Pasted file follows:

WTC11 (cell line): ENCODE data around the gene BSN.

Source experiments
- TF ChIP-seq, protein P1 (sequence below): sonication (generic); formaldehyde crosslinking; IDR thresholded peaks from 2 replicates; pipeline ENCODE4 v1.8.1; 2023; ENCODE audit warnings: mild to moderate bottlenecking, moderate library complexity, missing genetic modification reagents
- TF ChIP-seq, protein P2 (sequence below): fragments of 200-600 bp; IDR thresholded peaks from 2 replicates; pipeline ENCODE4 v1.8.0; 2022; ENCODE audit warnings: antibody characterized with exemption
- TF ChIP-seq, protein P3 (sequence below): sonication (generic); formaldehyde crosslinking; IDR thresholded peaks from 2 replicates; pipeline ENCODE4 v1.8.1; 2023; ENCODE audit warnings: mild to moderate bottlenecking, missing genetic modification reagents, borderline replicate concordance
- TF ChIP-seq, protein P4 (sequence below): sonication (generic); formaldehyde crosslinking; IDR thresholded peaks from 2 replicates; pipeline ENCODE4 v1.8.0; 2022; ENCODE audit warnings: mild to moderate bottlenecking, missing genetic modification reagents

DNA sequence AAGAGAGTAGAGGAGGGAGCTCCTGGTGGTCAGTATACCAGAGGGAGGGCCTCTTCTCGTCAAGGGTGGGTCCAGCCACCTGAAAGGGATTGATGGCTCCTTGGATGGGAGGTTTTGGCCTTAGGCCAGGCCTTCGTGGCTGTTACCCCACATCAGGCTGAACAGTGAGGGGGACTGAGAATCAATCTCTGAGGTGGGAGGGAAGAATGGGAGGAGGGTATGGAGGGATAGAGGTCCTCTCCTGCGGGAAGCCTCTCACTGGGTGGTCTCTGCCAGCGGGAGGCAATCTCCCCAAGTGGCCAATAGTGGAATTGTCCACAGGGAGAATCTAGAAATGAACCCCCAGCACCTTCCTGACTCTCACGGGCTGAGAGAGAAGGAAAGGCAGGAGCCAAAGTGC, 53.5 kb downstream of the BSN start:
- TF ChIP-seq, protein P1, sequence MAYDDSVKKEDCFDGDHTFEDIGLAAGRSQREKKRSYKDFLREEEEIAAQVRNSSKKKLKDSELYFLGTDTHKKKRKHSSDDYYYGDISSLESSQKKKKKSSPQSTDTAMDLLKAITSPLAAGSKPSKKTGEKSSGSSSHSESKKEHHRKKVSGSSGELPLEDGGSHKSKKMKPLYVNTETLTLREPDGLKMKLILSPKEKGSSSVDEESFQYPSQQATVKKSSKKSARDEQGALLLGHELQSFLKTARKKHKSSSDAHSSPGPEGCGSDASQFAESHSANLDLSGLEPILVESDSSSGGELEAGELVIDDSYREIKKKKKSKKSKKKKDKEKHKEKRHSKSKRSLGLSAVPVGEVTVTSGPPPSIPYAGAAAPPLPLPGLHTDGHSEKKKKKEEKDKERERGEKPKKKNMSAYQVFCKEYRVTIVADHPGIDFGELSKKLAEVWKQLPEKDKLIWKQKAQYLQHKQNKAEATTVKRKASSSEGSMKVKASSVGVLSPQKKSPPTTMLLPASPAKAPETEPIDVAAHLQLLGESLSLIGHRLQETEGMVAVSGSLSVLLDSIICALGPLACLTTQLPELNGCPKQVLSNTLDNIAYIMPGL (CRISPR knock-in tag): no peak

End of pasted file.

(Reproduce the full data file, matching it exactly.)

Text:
WTC11 (cell line): ENCODE data around the gene BSN.

Source experiments
- TF ChIP-seq, protein P1 (sequence below): sonication (generic); formaldehyde crosslinking; IDR thresholded peaks from 2 replicates; pipeline ENCODE4 v1.8.1; 2023; ENCODE audit warnings: mild to moderate bottlenecking, moderate library complexity, missing genetic modification reagents
- TF ChIP-seq, protein P2 (sequence below): fragments of 200-600 bp; IDR thresholded peaks from 2 replicates; pipeline ENCODE4 v1.8.0; 2022; ENCODE audit warnings: antibody characterized with exemption
- TF ChIP-seq, protein P3 (sequence below): sonication (generic); formaldehyde crosslinking; IDR thresholded peaks from 2 replicates; pipeline ENCODE4 v1.8.1; 2023; ENCODE audit warnings: mild to moderate bottlenecking, missing genetic modification reagents, borderline replicate concordance
- TF ChIP-seq, protein P4 (sequence below): sonication (generic); formaldehyde crosslinking; IDR thresholded peaks from 2 replicates; pipeline ENCODE4 v1.8.0; 2022; ENCODE audit warnings: mild to moderate bottlenecking, missing genetic modification reagents

DNA sequence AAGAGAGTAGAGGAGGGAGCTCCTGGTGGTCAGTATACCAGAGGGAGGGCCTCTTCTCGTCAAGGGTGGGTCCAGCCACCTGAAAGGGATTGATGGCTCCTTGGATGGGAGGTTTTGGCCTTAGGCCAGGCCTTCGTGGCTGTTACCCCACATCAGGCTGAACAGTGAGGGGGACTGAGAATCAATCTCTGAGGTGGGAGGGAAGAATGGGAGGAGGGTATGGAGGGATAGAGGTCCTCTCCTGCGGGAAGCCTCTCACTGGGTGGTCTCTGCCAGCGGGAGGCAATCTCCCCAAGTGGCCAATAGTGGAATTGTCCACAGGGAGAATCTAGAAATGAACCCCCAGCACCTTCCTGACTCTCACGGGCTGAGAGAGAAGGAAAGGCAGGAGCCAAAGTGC, 53.5 kb downstream of the BSN start:
- TF ChIP-seq, protein P1, sequence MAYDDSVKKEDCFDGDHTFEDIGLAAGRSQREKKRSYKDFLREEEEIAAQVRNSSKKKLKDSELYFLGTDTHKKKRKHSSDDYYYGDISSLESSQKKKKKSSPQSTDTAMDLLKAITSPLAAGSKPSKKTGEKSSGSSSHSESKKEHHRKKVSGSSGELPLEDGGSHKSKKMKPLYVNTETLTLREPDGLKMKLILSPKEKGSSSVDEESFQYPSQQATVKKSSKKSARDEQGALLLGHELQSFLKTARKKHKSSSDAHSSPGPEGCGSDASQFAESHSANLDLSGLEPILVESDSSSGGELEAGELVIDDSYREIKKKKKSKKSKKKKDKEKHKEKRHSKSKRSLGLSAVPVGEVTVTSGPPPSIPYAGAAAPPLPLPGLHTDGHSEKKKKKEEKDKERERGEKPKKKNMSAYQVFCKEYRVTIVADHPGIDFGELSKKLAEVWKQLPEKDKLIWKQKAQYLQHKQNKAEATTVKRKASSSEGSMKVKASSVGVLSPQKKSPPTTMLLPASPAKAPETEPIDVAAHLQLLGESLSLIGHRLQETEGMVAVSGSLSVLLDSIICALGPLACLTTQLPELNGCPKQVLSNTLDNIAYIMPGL (CRISPR knock-in tag): no peak